AffiliationDepartment of Biochemistry and Molecular Biophysics, University of Arizona, Tucson, AZ 85721, USA
Department of Chemistry and Biochemistry, New Mexico State University, Las Cruces, NM 88011, USA
Laboratoire de Génetique Moléculaire des Plantes, UMR CNRS 5575, Université Joseph Fourier, 38041 Grenoble, France
Department of Plant Biology, University of Illinois, Urbana, IL 61801, USA
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CitationGenome Biology 2001, 3(1):research0001.1–0001.17 http://genomebiology.com/2001/3/1/research/0001
Rights© 2001 Quigley et al., licensee BioMed Central Ltd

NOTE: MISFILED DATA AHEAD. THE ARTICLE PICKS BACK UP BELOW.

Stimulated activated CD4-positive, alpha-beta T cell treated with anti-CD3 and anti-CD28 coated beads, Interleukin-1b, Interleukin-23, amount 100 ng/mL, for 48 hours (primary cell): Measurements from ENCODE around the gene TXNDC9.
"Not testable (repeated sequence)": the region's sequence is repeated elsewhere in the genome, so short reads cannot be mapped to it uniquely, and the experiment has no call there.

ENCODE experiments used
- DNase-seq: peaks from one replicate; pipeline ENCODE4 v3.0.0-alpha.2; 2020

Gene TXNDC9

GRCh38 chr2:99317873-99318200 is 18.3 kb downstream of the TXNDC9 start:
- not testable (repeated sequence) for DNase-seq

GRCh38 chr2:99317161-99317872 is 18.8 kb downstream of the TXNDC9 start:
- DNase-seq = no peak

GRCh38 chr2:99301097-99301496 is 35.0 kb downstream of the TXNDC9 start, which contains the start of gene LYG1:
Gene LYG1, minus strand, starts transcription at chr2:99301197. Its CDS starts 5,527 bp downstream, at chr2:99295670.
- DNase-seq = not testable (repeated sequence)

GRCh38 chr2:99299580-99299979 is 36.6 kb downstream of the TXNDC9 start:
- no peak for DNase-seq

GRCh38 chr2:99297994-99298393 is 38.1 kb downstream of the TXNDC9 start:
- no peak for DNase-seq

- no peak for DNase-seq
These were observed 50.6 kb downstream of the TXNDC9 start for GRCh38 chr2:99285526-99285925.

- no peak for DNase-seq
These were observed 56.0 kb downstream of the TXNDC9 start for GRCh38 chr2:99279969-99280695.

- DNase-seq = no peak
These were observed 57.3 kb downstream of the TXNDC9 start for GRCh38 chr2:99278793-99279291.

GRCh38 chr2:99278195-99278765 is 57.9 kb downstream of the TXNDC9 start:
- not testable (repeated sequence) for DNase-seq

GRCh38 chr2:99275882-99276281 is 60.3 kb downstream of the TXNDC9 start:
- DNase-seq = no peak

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AbstractBACKGROUND:In the post-genomic era newly sequenced genomes can be used to deduce organismal functions from our knowledge of other systems. Here we apply this approach to analyzing the aquaporin gene family in Arabidopsis thaliana. The aquaporins are intrinsic membrane proteins that have been characterized as facilitators of water flux. Originally termed major intrinsic proteins (MIPs), they are now also known as water channels, glycerol facilitators and aqua-glyceroporins, yet recent data suggest that they facilitate the movement of other low-molecular-weight metabolites as well.RESULTS:The Arabidopsis genome contains 38 sequences with homology to aquaporin in four subfamilies, termed PIP, TIP, NIP and SIP. We have analyzed aquaporin family structure and expression using the A. thaliana genome sequence, and introduce a new NMR approach for the purpose of analyzing water movement in plant roots in vivo.CONCLUSIONS:Our preliminary data indicate a strongly transcellular component for the flux of water in roots.
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